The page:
“That’s just a wide-open market,” says McQuire. “Who’s stepping in? Samsung at the moment – I think there’ll be others.” Adding that there is still reticence with security and standardisation, the CCS VP notes that banks are pushing ahead with Android and could form a ‘big change’ for the operating system’s overall perception. “You’ve [also] got the broader use case for Android, whether that’s field service, rugged, kiosking…these environments where Android is actually quite successful. Those are some of the areas where Apple just doesn’t play.
“If the confidence level in Android happens, and that grows – we’re predicting it will – there’s still challenges there. We think they’ll do it because there’s just that pent up demand for a solid mid-range device, frankly.”
Of the banks that are pushing ahead, one of the poster children for the revolution is CaixaBank. As this publication reported last year, more than four in five contracts signed by its customers are digital. What’s more, 100% of their 30,000 plus employees are mobilised. This brings with it problems as well as advantages, yet one of the other important points McQuire wishes to make is still around the general immaturity of the industry.
“I always find that surprising when I look at this survey. We tend to think the vast majority of enterprises are developing apps, deploying these applications, governing and managing, they have the strategies and they’re looking at tools. It’s well discussed in the industry…but the reality is that only the minority of enterprises are doing that,” he says. “Where there’s mass activity happening is down into the individual and departmental level. I think that’s reflected in spend but it’s also reflected in consumption.”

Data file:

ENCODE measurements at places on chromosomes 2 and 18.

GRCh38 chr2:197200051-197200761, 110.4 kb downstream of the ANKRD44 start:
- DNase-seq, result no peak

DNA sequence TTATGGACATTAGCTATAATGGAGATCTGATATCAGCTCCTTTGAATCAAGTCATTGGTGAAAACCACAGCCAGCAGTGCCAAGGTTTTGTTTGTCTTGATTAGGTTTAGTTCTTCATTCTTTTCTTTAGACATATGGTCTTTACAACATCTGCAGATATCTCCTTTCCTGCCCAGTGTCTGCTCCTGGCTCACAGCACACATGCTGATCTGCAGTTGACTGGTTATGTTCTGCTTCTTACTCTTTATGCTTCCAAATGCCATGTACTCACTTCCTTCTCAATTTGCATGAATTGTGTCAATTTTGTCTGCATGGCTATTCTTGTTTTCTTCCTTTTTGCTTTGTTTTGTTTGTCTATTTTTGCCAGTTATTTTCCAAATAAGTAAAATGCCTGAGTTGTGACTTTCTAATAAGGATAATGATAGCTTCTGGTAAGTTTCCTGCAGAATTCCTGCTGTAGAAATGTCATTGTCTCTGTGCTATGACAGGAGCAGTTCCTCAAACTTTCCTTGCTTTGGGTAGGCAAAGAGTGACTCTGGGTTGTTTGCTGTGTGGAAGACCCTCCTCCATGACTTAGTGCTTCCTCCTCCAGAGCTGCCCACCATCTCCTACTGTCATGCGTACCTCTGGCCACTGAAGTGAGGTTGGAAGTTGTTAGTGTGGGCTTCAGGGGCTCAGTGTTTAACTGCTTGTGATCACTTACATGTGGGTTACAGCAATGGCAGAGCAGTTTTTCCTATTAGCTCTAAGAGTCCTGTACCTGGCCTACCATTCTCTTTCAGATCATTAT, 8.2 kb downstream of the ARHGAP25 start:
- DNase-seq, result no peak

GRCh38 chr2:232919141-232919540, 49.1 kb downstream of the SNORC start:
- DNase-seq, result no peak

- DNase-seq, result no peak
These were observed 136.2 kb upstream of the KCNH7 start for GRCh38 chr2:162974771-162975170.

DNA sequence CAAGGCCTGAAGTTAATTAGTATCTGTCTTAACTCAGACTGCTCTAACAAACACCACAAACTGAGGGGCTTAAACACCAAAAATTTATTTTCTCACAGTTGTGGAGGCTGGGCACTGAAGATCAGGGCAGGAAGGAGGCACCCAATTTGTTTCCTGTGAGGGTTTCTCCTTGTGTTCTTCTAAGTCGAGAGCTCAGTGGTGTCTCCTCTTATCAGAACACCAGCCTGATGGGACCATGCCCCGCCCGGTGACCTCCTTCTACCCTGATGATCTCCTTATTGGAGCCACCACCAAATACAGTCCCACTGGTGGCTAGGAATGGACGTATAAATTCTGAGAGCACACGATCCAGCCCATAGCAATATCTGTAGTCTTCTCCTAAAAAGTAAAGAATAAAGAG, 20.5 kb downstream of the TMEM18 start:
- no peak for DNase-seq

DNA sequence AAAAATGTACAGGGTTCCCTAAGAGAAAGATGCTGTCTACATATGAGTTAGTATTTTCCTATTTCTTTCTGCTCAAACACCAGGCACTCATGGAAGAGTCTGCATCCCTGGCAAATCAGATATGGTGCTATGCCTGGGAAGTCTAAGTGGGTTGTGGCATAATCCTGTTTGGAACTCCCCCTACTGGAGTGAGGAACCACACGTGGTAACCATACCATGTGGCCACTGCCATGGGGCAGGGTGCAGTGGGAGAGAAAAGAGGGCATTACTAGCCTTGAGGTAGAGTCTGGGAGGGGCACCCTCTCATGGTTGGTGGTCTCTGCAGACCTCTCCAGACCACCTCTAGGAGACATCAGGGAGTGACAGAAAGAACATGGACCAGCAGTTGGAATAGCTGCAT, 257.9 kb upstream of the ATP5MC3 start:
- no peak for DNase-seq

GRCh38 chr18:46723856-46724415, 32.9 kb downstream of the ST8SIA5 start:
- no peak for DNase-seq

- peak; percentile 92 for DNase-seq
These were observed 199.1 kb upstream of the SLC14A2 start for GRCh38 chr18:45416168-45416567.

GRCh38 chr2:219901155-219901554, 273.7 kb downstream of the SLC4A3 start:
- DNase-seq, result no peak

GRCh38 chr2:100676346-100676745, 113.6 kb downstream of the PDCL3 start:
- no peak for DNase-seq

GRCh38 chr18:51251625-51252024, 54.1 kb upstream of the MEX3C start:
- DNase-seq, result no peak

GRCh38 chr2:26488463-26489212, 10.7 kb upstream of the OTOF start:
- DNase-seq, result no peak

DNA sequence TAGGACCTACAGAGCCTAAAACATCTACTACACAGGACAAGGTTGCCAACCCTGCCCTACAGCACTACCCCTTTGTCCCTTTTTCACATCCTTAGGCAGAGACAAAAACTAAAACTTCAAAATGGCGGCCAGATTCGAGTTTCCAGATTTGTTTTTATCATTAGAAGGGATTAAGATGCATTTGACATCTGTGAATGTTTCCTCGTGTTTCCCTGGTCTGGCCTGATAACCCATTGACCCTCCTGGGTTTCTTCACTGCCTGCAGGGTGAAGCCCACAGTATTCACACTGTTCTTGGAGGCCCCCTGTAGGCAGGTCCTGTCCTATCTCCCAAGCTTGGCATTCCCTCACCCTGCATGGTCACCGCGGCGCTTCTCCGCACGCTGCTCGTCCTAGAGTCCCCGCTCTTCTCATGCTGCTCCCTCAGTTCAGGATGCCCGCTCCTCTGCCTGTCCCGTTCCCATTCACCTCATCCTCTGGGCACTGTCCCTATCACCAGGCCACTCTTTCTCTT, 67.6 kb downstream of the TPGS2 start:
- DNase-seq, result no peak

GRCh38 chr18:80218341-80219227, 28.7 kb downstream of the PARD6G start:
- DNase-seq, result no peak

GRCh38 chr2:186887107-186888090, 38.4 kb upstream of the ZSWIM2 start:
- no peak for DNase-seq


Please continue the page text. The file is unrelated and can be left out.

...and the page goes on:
If Apple’s grip on this market is slipping, as McQuire suspects, then it’s backed up by the survey data. Whereas this time last year 48% of respondents put Cupertino as the leading brand giving it a large majority over Microsoft on 34%, this year the two companies are both equal on 35%. Samsung takes the bronze medal on 23%, followed by Google (21%) and a gap to Cisco (9%).
Writing in a blog post about the survey results, McQuire says that Microsoft has won the last year ‘propelled by a big year in security, cloud, productivity apps and the positivity surrounding Windows 10.’ McQuire tells this publication that elements around EMS, security – the company announced a partnership with Lookout in 2016 – and Windows 10 “came out quite well in the survey.”
For security as a whole, while it’s certainly something the media has kept abreast of since day one, it’s going to be a whole new ball game in 2017, particularly in Europe with changing compliance rules and organisations fretting over the General Data Protection Regulation (GDPR). How mobile will fit into it remains to be seen for now, but companies need to think about it.
“A year ago I think there were bigger problems, and companies were having bigger challenges out there,” explains McQuire. “It’s been a significant shift towards security [in 2016], and we’re going to see more of that next year – and that came out head and tails above everything on the survey; where the investment’s going, where the pain is, and what’s going to drive choice and selection.”